Hinrich, Stackhouse have different reactions to Jason Collins’ news
BY SEAN JENSEN email@example.com April 29, 2013 6:37PM
Updated: June 1, 2013 6:39AM
NEW YORK – Two former teammates of Jason Collins, who announced today that he’s gay, had very different reactions at the Barclays Center Monday evening.
Bulls guard Kirk Hinrich didn’t have much to say and called it a distraction, while Nets forward Jerry Stackhouse insisted the news is bigger than the game itself.
Asked about the significance of Collins becoming the first male athlete to come out in a major sport, Hinrich said, “It’s really not significant to me.
“It surprised me but it’s just a big distraction right now. I was surprised after reading all that.
“It doesn’t really change what kind of person he is or anything. It’s just who he is.”
Asked what kind of teammate Collins was when they played together with the Atlanta Hawks, Hinrich said, “He was a good teammate, good guy.
“That’s about all I have to say about it.”
Stackhouse, who played with Hinrich and Collins with the Hawks during the 2011-2012 season, had a completely different take.
“There’s a lot of things bigger than a game,” Stackhouse said. “We live and die on a night basis because this is our job and this is what we do. But people are facing a lot bigger issues than whether they win a basketball game or not.
“Whether we win this game or we play a Game 6, or we lose and our season is over, this is an uncertain road for one of our brothers going forward, and I think that’s why we need to support him, not only as a league, not only as a union, and a body, but just as human beings. This is a big day for us.”
Coach Tom Thibodeau said the Bulls considered signing Collins last summer.
“I was very impressed with him as a person. Two close friends of mine have coached him, and they raved about him as a person, as a player, as a leader, so I didn’t think it was a big deal,” Thibodeau said. “In today’s society, that’s normal. I was very impressed with him, and my opinion of him hasn’t changed one bit.
“And I’m happy for him.”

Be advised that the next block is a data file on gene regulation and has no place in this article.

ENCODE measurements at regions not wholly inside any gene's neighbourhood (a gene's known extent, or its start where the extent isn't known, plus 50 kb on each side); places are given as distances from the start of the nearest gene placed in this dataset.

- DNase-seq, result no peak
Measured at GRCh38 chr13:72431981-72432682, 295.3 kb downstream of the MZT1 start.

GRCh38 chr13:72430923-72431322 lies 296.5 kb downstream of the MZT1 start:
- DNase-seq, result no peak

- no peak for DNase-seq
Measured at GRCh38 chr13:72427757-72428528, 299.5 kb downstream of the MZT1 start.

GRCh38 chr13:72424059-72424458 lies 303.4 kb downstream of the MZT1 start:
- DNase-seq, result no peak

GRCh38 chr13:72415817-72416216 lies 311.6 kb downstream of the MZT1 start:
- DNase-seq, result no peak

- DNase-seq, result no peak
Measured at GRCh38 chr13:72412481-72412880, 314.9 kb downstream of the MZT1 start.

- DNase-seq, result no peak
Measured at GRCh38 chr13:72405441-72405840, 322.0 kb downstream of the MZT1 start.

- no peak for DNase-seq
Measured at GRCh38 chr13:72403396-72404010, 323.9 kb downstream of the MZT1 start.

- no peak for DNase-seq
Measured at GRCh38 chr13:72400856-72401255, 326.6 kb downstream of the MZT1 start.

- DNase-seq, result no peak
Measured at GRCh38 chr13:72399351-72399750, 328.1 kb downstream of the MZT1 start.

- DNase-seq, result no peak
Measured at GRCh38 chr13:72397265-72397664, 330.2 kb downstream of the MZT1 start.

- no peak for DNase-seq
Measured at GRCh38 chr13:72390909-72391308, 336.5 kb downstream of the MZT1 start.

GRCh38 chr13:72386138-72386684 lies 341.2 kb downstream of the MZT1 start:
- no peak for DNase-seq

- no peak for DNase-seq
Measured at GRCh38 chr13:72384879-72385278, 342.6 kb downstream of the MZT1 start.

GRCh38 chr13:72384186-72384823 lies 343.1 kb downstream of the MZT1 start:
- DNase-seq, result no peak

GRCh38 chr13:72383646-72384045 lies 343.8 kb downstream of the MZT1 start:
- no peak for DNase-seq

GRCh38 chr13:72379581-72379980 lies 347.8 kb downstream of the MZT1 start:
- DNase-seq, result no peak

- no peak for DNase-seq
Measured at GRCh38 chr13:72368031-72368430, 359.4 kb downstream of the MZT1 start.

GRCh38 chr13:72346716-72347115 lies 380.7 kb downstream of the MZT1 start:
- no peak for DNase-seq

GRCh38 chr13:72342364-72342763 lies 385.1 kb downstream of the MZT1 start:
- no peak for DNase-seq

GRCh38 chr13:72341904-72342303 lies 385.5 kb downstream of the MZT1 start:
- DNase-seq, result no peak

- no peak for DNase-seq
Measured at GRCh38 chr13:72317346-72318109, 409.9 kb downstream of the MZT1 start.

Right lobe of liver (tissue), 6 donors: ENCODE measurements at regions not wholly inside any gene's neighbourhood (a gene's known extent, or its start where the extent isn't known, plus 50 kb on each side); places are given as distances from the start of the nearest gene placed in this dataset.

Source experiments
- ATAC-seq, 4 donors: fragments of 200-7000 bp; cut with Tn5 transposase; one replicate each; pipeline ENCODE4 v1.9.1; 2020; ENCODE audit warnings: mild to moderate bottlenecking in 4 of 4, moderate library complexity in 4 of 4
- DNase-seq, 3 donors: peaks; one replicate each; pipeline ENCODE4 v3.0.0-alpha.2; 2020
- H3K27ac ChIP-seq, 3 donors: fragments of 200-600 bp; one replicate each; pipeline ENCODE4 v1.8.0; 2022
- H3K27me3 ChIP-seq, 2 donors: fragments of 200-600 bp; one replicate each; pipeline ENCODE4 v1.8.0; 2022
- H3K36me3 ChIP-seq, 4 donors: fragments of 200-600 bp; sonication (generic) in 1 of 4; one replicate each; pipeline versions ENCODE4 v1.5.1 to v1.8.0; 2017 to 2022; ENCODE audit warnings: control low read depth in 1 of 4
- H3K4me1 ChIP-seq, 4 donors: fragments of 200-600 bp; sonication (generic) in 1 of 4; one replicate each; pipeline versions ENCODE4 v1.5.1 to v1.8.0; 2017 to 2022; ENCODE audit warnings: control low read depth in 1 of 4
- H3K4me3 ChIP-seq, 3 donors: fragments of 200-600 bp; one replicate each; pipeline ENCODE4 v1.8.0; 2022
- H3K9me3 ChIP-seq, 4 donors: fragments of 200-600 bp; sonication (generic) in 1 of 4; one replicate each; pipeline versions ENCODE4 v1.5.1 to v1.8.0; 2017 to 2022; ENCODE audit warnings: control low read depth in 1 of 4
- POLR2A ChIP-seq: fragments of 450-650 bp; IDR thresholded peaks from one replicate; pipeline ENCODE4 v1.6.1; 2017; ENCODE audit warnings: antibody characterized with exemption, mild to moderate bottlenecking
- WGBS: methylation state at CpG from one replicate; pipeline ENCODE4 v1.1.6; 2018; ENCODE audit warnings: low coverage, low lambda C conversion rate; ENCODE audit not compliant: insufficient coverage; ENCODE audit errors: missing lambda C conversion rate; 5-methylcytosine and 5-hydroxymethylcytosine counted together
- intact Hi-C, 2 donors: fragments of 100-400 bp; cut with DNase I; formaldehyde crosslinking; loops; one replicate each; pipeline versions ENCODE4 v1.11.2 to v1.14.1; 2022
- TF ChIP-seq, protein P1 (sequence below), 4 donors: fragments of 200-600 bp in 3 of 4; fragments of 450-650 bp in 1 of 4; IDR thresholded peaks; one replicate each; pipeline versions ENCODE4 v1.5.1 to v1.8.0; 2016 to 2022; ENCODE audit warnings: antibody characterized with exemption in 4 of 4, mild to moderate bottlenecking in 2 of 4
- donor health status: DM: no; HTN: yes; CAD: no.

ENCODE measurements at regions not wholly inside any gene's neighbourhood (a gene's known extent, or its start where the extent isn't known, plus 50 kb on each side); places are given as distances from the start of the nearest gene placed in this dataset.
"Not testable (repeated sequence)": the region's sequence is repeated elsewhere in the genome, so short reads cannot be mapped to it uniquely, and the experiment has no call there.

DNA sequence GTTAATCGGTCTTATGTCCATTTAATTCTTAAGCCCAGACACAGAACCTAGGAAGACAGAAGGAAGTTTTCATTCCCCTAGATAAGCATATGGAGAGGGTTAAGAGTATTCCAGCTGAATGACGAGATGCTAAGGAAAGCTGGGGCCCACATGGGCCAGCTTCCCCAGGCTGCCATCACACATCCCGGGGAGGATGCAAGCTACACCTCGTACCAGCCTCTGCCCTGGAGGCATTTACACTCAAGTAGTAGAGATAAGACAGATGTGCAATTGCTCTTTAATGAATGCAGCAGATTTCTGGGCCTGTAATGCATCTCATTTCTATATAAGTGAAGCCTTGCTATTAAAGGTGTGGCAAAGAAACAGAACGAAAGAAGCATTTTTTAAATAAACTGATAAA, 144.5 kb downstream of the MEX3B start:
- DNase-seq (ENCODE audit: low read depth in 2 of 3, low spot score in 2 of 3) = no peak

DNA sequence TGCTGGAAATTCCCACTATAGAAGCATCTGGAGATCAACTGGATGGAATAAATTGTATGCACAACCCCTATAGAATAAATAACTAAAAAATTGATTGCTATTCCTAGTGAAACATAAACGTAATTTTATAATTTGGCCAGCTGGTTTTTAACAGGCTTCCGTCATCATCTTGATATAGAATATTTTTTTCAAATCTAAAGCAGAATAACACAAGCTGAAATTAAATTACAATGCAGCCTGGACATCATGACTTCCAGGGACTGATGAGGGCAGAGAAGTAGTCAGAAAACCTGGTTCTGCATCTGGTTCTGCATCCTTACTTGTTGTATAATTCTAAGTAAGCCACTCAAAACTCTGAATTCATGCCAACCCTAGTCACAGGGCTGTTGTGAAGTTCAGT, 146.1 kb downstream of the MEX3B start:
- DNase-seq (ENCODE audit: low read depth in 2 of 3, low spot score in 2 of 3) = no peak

The Bulls elected to sign Chicago native Nazr Mohammed instead of Collins.
Collins called Stackhouse today and informed him of his reasoning for coming out in a Sports Illustrated story.
“He said he was just tired of the half truths,” Stackhouse recalled. “I was like, ‘Bro, you’re one of the most courageous people that I can think of, because I don’t know if I would have the courage to do it.’ But the fact that he did, I’m going to support him 100 percent, and I’m going to encourage other guys to support him as well.”
Stackhouse admitted he might feel differently if he didn’t know Collins.
“I just totally support Jason. He was a great teammate. If there’s anybody who can carry that and the character to stand behind it and carry the flag for other players, it’s Jason,” Stackhouse said.
“At the same time, it’s a good thing because the fact that Jason has been in the league for 12 years and had so many teammates, he’s got people to vouch for him. During the whole time he’s been who he is, he’s never infringed on anyone’s private space,” Stackhouse said. “And I’ve shared as many laughs and as many good conversations with Jason as I have any other teammate that I’ve had.”
Collins is a free agent right now, but Stackhouse hopes he gets another NBA job.
“We’re going to hopefully rally around him,” Stackhouse said. “Our league, but our players’ union and our whole general body, we can educate each other. I think this is going to spark great dialogue.
“A lot of times, it’s a subject guys shy away from. But now we can have healthy dialogue and ease those fears and whatever.”